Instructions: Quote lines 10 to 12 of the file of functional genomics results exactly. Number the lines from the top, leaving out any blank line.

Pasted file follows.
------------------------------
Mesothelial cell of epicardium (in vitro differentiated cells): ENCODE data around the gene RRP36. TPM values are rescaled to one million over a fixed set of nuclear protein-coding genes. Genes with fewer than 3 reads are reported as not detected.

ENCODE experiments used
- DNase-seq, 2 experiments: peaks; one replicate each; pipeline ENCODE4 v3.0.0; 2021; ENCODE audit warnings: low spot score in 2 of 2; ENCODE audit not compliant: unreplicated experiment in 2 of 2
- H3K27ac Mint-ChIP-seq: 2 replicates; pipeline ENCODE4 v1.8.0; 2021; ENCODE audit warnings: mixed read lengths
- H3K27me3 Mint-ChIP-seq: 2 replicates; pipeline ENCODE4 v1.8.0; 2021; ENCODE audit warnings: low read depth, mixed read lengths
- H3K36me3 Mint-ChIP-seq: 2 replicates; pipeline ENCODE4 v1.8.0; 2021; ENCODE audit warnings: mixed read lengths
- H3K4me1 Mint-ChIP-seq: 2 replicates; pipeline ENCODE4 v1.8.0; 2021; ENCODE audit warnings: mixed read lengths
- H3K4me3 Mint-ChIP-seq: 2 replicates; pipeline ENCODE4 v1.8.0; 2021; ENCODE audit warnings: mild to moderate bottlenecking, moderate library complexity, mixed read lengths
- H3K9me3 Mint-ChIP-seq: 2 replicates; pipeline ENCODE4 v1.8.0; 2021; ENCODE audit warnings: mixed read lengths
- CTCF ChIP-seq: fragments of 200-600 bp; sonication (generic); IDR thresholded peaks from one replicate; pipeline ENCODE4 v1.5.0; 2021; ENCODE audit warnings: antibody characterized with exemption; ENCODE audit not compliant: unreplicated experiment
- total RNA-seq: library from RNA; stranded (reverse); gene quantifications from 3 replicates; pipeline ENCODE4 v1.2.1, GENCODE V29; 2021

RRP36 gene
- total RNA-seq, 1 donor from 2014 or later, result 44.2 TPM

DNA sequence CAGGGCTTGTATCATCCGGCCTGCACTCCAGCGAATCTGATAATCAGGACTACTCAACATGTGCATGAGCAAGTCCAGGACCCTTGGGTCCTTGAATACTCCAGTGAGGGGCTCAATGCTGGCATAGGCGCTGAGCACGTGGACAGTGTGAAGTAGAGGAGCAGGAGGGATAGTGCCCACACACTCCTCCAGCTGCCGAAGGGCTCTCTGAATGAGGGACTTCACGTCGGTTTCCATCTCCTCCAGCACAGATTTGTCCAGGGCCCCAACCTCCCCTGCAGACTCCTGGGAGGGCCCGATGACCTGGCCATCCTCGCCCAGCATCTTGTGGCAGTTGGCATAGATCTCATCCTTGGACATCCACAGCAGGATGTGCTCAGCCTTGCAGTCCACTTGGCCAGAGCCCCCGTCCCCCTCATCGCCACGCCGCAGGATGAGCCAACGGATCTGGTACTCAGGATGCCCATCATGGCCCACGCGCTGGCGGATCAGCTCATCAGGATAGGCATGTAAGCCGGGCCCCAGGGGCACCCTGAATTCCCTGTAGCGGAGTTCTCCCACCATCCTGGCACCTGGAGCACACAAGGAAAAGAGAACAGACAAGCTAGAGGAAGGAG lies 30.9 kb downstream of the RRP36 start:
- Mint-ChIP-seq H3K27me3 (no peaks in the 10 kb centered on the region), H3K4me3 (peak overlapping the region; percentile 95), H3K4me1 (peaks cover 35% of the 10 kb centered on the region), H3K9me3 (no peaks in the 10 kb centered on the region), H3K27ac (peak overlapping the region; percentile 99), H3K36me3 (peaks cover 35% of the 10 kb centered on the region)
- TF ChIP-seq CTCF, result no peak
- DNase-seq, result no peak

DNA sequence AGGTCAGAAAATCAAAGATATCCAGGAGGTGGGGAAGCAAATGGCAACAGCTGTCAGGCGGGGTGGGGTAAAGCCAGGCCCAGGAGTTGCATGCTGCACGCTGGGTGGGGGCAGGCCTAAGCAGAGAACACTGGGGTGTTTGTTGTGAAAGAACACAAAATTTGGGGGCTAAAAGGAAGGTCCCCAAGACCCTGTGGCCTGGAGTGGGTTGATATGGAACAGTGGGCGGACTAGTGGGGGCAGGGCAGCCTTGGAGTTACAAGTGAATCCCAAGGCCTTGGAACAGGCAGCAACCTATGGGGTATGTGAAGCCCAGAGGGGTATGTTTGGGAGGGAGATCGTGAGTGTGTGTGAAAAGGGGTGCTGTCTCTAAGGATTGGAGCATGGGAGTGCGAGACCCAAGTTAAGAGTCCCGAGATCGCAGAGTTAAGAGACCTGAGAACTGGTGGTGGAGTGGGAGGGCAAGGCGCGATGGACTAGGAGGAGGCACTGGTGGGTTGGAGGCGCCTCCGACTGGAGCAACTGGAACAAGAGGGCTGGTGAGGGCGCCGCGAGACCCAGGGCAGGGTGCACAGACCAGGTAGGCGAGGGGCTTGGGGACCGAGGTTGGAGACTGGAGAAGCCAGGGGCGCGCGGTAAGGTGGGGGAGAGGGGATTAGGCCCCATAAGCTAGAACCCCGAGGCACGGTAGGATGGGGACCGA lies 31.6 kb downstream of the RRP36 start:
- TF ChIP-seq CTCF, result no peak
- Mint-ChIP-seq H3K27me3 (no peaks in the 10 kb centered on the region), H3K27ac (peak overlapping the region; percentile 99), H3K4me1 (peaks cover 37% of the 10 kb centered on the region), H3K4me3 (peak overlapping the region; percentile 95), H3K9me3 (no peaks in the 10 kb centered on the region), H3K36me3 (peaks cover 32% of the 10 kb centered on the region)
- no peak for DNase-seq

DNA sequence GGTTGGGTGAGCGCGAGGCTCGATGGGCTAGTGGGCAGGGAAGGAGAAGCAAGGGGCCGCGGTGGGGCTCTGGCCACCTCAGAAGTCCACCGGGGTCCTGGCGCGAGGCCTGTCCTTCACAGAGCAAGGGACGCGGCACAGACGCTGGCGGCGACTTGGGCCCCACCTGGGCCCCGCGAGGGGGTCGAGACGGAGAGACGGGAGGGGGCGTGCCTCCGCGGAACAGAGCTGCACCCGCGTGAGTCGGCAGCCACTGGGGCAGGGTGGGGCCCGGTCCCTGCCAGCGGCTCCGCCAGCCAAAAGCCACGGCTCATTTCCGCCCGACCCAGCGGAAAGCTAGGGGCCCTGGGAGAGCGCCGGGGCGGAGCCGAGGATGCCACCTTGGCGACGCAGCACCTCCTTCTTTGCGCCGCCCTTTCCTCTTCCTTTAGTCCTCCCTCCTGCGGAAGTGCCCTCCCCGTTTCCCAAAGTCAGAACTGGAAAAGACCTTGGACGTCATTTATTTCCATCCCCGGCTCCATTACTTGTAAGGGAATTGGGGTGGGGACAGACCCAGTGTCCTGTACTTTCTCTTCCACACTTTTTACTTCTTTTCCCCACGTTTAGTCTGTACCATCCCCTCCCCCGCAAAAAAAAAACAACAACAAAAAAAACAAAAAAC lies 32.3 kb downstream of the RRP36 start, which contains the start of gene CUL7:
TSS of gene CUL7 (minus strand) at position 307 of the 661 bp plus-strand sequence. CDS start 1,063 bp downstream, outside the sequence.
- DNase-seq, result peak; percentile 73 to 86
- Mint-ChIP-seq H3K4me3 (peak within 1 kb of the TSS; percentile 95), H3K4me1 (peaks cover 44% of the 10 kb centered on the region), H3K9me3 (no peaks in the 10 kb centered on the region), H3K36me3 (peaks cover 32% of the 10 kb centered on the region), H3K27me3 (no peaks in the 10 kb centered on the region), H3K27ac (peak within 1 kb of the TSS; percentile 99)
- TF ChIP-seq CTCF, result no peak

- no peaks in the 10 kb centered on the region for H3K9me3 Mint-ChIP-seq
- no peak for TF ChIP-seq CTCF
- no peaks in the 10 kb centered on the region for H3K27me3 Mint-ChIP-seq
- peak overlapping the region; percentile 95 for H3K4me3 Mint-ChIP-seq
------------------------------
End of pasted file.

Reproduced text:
- CTCF ChIP-seq: fragments of 200-600 bp; sonication (generic); IDR thresholded peaks from one replicate; pipeline ENCODE4 v1.5.0; 2021; ENCODE audit warnings: antibody characterized with exemption; ENCODE audit not compliant: unreplicated experiment
- total RNA-seq: library from RNA; stranded (reverse); gene quantifications from 3 replicates; pipeline ENCODE4 v1.2.1, GENCODE V29; 2021

RRP36 gene